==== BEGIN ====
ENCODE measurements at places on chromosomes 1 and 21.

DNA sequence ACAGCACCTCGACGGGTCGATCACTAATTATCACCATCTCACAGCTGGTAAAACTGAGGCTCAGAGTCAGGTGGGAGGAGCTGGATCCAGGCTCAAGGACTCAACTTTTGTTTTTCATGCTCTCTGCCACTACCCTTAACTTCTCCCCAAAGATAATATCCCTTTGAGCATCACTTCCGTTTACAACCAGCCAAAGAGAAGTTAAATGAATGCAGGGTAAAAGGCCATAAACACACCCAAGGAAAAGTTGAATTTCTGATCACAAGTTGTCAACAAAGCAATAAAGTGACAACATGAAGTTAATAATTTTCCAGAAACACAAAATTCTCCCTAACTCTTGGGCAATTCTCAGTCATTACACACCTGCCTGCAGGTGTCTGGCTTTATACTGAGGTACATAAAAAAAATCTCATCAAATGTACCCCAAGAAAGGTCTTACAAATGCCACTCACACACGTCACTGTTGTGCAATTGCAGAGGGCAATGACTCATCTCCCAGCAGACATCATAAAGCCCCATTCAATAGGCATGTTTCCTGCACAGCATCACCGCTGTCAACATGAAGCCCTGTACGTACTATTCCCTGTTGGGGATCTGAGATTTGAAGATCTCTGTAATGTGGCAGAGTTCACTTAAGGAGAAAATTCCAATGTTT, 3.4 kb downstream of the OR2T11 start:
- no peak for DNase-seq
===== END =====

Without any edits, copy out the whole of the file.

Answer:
ENCODE measurements at places on chromosomes 1 and 21.

DNA sequence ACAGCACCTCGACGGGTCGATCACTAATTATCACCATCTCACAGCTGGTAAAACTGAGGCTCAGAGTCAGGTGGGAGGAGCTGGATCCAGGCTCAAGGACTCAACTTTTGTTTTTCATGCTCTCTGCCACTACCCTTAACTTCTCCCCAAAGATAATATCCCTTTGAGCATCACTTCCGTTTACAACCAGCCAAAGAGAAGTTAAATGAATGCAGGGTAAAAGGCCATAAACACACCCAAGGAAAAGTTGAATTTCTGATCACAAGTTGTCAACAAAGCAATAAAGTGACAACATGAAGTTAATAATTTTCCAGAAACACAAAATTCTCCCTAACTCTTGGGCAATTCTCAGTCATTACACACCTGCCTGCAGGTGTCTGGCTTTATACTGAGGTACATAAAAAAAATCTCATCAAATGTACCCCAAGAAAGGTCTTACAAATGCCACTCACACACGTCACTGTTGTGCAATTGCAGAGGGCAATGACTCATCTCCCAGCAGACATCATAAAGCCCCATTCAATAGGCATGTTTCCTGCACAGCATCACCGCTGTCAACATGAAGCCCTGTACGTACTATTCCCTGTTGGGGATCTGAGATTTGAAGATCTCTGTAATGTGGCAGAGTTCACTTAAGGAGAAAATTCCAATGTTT, 3.4 kb downstream of the OR2T11 start:
- no peak for DNase-seq